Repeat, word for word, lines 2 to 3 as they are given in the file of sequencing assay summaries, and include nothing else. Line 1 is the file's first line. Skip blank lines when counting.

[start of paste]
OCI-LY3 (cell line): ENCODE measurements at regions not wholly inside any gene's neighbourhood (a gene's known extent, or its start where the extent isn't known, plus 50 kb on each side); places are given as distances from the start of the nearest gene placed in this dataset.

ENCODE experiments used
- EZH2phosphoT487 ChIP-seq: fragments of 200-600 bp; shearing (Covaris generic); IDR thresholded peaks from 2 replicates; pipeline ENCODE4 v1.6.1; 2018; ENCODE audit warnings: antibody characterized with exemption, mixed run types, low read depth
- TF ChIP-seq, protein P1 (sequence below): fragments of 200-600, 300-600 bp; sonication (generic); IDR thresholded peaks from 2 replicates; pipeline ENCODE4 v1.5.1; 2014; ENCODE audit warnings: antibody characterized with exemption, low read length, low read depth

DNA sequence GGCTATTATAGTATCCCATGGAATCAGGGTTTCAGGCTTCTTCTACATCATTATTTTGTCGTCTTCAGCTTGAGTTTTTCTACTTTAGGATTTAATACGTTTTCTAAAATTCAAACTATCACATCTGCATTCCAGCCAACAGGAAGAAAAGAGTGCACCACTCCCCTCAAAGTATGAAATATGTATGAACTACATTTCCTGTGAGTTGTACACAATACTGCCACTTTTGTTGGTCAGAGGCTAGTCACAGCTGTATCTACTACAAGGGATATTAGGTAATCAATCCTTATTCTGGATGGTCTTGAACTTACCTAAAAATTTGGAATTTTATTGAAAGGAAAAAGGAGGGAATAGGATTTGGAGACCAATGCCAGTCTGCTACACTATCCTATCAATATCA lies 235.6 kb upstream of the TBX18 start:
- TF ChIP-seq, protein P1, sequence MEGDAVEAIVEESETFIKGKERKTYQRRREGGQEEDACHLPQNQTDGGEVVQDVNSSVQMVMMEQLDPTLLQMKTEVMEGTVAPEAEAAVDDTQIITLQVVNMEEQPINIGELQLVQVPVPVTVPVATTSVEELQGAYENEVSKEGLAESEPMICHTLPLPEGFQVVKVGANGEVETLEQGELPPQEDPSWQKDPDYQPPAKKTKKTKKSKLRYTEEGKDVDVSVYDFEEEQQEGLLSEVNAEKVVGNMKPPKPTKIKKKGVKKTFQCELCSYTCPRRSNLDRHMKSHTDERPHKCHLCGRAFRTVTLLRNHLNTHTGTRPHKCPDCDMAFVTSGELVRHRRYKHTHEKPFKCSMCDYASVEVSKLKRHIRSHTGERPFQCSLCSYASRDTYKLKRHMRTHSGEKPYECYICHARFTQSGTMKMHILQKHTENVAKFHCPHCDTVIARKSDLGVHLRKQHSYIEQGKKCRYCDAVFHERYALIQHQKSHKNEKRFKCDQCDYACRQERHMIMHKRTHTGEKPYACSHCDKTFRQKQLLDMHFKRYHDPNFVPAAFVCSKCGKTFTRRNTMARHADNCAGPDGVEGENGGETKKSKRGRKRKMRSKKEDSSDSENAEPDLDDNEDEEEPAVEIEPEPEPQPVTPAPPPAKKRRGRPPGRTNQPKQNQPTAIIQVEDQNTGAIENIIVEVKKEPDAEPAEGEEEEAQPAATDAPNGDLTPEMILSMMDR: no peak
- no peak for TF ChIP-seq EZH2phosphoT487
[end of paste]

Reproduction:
ENCODE experiments used
- EZH2phosphoT487 ChIP-seq: fragments of 200-600 bp; shearing (Covaris generic); IDR thresholded peaks from 2 replicates; pipeline ENCODE4 v1.6.1; 2018; ENCODE audit warnings: antibody characterized with exemption, mixed run types, low read depth